People travelling on public transport and in taxis must wear face coverings in Wales from Monday 27 July.
The change was announced by First Minister Mark Drakeford on 13 July as part of the Welsh Government’s efforts to protect people from coronavirus.
Under the new law, people aged 11 and over will be required to wear face coverings on public transport. There will be exemptions for people with certain health conditions, including respiratory diseases.
People are advised to wear a face covering made up of three layers of the same close knit, or close woven material.
Drivers, guards and other operators of public transport may ask people not to board if they are not wearing face coverings. If necessary fixed penalty notices may be issued by the police, with a fine of £60 in the first instance subsequently doubling in the event of repeated offences.
Ken Skates, Minister for Economy, Transport and North Wales, said: “From today the vast majority of our public transport users in Wales will be required to wear a face covering while travelling on our buses, our trains and in taxis. The law has been introduced to help reduce the risk of public transmission of coronavirus and to protect the health of our public transport users.
“We know it may not always be possible to maintain a 2m physical distance on public transport and the requirement to wear a face covering is in addition to other guidance we have issued to our transport providers in order to encourage safe travel.”
The move to make face coverings on public transport compulsory will help operators to increase capacity on trains and buses as demand rises following the ongoing process of gradually easing the coronavirus restrictions in Wales.
At the moment the Welsh Government is still asking people to consider their reasons for using public transport in order to ensure capacity for critical workers and those with no alternative transport.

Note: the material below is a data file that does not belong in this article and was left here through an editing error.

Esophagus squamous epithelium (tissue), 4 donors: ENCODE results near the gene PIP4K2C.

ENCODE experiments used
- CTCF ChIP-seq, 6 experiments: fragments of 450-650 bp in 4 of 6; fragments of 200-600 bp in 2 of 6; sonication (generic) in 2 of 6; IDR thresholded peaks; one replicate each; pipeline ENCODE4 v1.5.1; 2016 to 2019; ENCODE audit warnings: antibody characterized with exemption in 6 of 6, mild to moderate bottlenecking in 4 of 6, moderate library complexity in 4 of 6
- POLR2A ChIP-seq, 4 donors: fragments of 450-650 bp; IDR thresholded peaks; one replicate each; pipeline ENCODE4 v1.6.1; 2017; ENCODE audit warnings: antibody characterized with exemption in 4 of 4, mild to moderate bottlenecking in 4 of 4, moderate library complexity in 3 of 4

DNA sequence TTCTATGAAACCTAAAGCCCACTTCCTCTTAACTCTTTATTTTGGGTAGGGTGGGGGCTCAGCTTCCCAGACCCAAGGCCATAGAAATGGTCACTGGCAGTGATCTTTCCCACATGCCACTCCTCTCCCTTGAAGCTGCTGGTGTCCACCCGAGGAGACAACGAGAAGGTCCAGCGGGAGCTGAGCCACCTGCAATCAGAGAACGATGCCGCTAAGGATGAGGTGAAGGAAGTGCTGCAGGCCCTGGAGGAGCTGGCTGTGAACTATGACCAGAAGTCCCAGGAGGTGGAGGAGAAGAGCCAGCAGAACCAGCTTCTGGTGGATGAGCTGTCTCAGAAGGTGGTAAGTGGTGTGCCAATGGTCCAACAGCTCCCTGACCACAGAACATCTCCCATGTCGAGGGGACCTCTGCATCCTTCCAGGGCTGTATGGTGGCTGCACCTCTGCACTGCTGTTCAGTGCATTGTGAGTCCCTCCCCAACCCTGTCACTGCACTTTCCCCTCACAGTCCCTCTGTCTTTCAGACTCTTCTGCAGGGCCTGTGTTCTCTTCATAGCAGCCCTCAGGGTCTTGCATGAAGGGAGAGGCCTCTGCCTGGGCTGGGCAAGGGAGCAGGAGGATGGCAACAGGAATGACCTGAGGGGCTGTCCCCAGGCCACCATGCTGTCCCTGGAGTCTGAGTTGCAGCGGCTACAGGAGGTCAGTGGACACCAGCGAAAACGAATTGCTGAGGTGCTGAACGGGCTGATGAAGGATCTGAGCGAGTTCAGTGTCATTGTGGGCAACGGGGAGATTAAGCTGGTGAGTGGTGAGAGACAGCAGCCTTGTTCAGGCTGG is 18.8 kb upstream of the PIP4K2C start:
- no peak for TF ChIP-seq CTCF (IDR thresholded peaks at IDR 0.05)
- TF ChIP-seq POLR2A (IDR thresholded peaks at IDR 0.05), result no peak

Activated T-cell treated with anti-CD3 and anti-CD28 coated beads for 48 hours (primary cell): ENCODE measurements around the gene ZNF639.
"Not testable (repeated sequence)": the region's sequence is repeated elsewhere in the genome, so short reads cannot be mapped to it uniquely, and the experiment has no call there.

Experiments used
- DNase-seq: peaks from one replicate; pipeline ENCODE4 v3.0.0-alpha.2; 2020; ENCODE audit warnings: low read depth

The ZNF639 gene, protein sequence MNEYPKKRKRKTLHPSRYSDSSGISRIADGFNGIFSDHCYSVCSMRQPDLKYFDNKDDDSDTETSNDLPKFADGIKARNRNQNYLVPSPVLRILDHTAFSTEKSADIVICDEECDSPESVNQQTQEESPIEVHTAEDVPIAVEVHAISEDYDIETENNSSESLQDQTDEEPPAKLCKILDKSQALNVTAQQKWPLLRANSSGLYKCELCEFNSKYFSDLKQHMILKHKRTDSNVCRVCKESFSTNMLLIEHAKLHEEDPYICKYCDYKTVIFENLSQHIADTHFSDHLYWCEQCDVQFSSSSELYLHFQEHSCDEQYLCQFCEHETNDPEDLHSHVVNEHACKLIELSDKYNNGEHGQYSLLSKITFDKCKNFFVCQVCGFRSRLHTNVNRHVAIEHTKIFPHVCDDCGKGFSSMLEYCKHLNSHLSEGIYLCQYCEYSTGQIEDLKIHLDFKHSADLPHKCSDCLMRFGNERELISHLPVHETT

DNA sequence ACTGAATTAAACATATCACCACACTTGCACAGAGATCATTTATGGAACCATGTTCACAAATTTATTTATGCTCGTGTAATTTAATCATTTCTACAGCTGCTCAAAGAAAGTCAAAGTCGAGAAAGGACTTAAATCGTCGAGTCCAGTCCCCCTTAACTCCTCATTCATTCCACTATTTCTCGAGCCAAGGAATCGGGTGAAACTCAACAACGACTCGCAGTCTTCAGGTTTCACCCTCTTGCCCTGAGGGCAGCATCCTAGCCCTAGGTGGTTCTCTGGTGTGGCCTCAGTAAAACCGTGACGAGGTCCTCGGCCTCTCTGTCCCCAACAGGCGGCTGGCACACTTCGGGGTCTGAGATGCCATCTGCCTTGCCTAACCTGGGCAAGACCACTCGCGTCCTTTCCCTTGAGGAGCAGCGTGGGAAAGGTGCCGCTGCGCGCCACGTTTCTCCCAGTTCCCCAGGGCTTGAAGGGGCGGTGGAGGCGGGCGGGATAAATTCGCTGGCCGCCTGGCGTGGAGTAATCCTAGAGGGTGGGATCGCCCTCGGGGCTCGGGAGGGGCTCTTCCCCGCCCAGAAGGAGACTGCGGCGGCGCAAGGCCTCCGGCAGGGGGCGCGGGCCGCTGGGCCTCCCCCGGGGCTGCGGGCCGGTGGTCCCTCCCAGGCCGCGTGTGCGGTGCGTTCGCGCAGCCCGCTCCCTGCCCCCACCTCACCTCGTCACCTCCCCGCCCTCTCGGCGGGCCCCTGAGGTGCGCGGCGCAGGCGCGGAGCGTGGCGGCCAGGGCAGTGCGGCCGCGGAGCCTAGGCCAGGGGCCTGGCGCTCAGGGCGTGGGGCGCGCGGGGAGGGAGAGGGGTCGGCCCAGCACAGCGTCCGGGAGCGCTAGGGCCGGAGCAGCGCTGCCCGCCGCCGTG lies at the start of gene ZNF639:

Monday 27 July also saw cinemas, museums and beauty salons reopen as Wales’ coronavirus restrictions continue to be relaxed.
Tourist accommodation with shared facilities, such as camping sites and all hotels were able to re-open from Saturday 25 July, as will underground attractions, marking the full re-opening of Wales’ visitor attractions.
This is the latest in the phased re-opening of Wales’ hospitality, leisure and retail sectors. In addition to beauty salons, nail parlours, tattoo shops, cinemas, amusement arcades, museums and galleries, the coronavirus regulations will also be amended to enable the housing market to re-open fully.
But while the removal of restrictions enables all these businesses to reopen, it does not require them to.
First Minister, Mark Drakeford said: “Thanks to the efforts we have all made to reduce the spread of the virus, we are taking further steps to re-open more of Wales. As more places start to reopen, we must get used to some changes to help protect ourselves and the people working in these businesses. This may mean having to book ahead or giving our details to the places we are visiting, to help our Test Trace Protect service, in the event there’s an outbreak of coronavirus.
“It’s the responsibility of all of us to follow these new rules so we can keep ourselves and our loved ones safe. Coronavirus has not gone away. But if we all work together, we can keep Wales safe.”
The next formal review of the regulations will be carried out by 30 July. The Welsh Government will consider a range of options, including the options for the opening of pubs, bars, cafes and restaurants indoors.
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